You Deserve More Than Zero
by Frederick R. MacLean

You Deserve More Than Zero

Americans will put up with anything
provided it doesn’t block traffic.

Dan Rather

Amid all the observations people have made about the financial markets of the 21st century, the most unusual feature has largely escaped notice – to the detriment of many investors. Stock market booms and busts, while disruptive, are not uncommon. Neither are the economic effects of wars, political upheaval, or even pandemics. But 0% interest rates on cash? That is unusual.

In the postwar period from 1946 through 2008, the average interest rate on cash (as measured by one-month US Treasury bills) was 4.6%. And during the final four decades of the 20th century, that rate never fell below 2% on a calendar-year basis.

Then, in 2008, the global financial crisis changed the way we think about interest rates. In order to stimulate the economy at the height of the crisis, the Fed reduced short-term interest rates to zero and kept them there until late 2015. After a respite of a few years, in which short-term rates rose to the dizzying height of 2.5%, the onset of the coronavirus pandemic sent rates down to zero again. That lasted from March 2020 through early 2022.

Somewhere along the way, the American public forgot what it was like to earn income on cash, and an entire generation has grown up in an environment where an interest rate of zero is considered normal. Looking back from early 2022, the 15-year annualized return on one-month US Treasury bills was less than 1%, and banks had been paying even less on money held in most customer accounts. By the time the Fed started raising interest rates in March 2022, complacency had set in, and people seemed not to notice that the interest on their bank accounts failed to keep up with rate increases elsewhere in the economy. But that apathetic approach can translate to significant lost opportunities; consider the following to put this in perspective.

You Deserve More Than Zero

Do not give a free loan to your bank

Would you be willing to lend your money to a large corporation without charging interest? Presumably the answer is no, but when you deposit cash to a checking account that pays near-zero interest, you are doing exactly that. At the time of this writing, in March 2024, the average interest rate on a checking account at the four largest US banks was below 0.1%. Contrast that with yields of over 5% for online savings accounts, six-month CDs, US Treasury bills, and money market accounts. Granted, the banks do incur higher costs on checking accounts, but a 5% spread is egregious; the large national banks are simply benefiting from the complacency of the public. Fortunately, there is a simple solution: While it is fine to keep enough cash in your checking account to cover bills for a month or two, keep any cash balances above this amount elsewhere.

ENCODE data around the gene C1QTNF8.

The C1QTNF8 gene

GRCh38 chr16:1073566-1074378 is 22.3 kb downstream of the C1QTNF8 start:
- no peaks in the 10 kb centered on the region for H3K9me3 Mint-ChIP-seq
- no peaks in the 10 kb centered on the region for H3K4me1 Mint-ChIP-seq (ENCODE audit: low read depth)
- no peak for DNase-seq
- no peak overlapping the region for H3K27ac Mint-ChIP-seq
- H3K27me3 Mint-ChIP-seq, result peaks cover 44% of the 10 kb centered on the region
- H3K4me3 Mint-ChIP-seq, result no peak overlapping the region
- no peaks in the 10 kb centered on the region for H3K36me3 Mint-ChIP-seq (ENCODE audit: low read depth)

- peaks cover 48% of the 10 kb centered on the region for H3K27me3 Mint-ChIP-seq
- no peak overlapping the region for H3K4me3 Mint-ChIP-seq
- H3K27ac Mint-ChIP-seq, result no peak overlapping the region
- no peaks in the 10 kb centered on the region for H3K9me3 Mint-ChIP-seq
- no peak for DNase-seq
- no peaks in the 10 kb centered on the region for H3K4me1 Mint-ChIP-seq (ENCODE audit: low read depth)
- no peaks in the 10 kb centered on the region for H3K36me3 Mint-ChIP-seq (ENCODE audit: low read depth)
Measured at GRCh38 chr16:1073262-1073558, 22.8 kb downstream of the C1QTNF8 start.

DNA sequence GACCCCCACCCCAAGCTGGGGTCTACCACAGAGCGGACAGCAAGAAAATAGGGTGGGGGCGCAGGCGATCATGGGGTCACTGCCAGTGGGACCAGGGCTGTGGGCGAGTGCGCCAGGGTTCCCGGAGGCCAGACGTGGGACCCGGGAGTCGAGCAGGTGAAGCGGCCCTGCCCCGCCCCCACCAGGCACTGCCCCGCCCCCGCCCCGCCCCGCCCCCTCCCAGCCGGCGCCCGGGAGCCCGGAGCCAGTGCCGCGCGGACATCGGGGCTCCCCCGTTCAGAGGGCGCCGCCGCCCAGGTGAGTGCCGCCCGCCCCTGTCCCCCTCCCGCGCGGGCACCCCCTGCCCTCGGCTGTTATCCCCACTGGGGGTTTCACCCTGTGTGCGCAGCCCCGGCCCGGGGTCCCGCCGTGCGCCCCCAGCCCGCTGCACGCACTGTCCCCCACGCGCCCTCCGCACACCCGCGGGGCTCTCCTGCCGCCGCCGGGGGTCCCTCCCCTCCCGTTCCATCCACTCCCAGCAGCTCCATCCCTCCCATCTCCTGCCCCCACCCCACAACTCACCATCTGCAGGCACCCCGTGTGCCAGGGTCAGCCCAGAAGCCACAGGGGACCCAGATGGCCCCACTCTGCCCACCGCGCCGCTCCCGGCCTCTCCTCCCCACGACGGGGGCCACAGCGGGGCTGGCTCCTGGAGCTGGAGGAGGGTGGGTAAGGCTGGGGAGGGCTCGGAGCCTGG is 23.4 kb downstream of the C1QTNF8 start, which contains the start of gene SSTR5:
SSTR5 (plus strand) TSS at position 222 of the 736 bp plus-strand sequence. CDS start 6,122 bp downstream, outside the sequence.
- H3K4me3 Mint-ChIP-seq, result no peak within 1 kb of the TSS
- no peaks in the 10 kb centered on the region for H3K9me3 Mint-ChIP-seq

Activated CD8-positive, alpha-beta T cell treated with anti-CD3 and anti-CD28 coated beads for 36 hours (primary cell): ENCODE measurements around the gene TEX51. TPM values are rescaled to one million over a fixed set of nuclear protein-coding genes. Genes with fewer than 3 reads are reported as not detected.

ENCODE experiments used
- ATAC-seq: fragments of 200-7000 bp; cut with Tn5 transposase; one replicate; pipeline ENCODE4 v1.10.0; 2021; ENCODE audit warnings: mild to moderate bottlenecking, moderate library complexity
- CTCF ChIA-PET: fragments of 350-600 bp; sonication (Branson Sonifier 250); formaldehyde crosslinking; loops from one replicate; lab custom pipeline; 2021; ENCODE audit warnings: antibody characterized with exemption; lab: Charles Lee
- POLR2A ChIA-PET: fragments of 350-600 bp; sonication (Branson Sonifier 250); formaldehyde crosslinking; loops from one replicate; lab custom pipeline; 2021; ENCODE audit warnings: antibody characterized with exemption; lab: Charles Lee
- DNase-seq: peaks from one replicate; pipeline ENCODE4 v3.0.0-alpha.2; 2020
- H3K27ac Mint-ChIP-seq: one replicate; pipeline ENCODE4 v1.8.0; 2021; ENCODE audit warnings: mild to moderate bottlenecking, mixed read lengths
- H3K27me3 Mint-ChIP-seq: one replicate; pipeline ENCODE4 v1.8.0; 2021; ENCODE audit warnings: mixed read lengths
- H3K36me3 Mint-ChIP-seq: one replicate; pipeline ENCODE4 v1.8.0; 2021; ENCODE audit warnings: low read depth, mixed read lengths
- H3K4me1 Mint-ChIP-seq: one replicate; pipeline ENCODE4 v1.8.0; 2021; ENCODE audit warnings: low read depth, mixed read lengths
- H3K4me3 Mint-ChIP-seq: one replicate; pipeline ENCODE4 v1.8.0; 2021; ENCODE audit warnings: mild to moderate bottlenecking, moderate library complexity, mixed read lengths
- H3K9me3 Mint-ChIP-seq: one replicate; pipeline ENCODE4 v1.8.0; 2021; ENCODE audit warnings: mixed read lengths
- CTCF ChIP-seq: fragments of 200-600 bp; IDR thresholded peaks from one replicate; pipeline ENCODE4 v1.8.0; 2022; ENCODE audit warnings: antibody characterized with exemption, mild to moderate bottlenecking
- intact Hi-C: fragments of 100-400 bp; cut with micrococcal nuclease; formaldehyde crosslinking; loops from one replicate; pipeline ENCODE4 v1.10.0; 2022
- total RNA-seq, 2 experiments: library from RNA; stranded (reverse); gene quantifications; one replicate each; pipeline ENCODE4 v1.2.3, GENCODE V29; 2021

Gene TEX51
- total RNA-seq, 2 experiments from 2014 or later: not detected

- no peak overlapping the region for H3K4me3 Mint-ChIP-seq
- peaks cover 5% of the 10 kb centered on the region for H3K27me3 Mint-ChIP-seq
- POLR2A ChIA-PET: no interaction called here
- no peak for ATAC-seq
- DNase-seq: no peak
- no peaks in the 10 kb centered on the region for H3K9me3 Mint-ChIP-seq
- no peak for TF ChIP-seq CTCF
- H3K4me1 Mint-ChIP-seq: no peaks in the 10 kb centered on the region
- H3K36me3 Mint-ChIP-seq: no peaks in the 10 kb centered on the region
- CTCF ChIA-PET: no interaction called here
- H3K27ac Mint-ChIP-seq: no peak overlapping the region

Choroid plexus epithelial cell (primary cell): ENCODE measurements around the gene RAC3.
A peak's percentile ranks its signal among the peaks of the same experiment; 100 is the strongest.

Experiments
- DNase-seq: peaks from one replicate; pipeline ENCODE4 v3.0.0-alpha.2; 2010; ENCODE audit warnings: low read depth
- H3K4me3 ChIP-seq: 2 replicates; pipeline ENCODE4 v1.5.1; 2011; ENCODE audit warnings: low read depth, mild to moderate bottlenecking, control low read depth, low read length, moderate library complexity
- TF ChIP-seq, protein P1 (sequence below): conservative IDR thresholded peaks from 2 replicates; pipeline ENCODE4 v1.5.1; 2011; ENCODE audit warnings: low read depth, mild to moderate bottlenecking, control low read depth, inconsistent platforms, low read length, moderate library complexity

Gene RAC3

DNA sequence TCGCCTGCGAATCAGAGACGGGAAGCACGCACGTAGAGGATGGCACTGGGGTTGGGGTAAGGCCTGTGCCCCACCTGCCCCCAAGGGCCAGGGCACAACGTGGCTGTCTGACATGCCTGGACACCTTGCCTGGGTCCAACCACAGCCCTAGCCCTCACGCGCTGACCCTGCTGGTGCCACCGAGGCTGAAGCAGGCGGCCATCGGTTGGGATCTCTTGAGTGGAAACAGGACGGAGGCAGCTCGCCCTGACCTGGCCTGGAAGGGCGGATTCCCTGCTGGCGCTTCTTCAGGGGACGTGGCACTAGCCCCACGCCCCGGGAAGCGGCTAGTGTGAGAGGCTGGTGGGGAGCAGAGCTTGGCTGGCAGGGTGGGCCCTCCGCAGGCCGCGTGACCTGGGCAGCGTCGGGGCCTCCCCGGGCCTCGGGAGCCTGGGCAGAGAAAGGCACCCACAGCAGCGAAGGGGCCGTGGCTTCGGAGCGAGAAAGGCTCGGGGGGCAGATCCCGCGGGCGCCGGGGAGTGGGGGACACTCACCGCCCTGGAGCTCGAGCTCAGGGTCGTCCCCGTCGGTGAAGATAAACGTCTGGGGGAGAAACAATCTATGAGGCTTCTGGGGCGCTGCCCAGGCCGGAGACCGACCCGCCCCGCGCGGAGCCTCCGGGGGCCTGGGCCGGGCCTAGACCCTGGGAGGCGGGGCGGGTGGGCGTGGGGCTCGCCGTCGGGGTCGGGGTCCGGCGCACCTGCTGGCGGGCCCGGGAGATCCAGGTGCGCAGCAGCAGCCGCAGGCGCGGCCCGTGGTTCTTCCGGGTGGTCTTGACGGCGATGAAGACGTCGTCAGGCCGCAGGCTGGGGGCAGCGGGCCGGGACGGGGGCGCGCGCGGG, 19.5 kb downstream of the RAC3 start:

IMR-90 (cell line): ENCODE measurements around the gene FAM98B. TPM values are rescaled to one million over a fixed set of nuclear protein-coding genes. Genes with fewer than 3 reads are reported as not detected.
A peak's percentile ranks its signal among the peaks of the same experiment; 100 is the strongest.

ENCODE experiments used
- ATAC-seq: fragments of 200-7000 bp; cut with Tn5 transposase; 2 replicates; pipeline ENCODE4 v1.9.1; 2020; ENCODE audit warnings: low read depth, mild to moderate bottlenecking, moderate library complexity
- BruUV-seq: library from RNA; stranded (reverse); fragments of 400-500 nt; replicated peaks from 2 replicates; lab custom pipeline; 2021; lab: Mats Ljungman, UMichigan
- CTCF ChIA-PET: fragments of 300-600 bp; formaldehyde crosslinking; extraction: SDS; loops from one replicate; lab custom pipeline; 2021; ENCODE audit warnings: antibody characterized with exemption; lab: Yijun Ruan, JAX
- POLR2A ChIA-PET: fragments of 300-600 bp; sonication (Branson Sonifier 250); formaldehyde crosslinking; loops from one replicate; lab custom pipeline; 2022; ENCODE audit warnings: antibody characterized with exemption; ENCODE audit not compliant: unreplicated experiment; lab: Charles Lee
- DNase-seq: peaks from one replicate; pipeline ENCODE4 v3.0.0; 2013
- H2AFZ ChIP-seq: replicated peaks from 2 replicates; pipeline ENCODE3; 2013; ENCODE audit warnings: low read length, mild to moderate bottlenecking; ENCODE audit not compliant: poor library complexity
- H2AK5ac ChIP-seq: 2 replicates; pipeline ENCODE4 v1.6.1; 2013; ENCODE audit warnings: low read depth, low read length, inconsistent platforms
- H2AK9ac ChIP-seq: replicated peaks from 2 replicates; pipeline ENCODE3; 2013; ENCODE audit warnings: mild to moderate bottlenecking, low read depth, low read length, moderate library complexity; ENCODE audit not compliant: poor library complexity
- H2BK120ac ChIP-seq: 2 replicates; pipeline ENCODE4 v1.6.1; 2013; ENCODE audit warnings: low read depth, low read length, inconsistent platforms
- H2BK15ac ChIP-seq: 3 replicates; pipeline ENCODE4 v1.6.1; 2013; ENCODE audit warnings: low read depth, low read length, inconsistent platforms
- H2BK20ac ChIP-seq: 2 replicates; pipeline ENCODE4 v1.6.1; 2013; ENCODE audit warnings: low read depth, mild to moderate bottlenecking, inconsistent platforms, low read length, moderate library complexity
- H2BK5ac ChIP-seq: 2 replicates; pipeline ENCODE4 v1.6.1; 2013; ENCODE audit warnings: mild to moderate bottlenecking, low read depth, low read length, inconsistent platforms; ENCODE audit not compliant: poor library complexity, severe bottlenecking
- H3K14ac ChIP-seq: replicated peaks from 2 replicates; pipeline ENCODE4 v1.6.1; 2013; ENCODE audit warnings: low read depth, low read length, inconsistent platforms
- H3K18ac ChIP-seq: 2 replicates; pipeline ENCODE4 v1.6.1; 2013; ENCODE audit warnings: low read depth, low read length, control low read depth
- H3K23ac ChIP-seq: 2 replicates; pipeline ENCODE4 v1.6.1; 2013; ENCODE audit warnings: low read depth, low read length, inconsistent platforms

Do not give a free loan to the government, either

We presume you would be no more willing to lend your money interest-free to the government than to a bank. However, many taxpayers do just that when they have the IRS withhold more tax than necessary from their paychecks. It might feel good to receive a refund check from your tax return in the subsequent year, but what the government “bank” actually is doing is giving you your own money back and paying you nothing for using it. This did not matter much when interest rates were near zero, but now that you can earn 5% on your cash, you are better off withholding only what is necessary for taxes and earning interest on the money you choose not to withhold.

You Deserve More Than Zero

Understand the risk you are taking with your cash

Presumably, taxpayers and customers of the largest US banks are willing to accept zero interest because of the perceived safety of those large banks and the government itself. Granted, tax refunds and FDIC-insured bank deposits (up to certain limits) are guaranteed by the government, but there are other savings vehicles that not only are risk-free but also pay a fair rate of interest.

For example, a US government money market fund held in a brokerage account is risk-free, and most of these funds are currently paying around 5% interest. You could even argue that money market funds are safer than bank deposits because money market funds are not a liability of the financial institution like bank deposits are. A money market fund is held in trust for your benefit and segregated from the business activities of the financial institution, so even if the institution goes out of business, the cash in your money market fund is safe.

And a money market fund is not the only alternative to bank deposits – US Treasury bills (the safest investment of all) and three-month CDs are both paying more than 5%. These three cash options differ in their flexibility, convenience, and liquidity terms, but they all offer much higher interest than most deposits at the major banks, with no additional risk.

You have many viable choices, but complacency should not be one of them. After all, if your bank informed you that you had to pay them 5% each year for the privilege of keeping your cash in their checking account, you would almost certainly withdraw most of your money with the utmost haste. Yet by accepting a 0% interest rate when you can easily earn 5% elsewhere, you are, essentially, paying that same needless fee. Whatever vehicle you choose, for the cash you do not need for monthly expenses, you should no longer accept a vehicle that pays you zero interest. Those days, thankfully, are over – at least for now.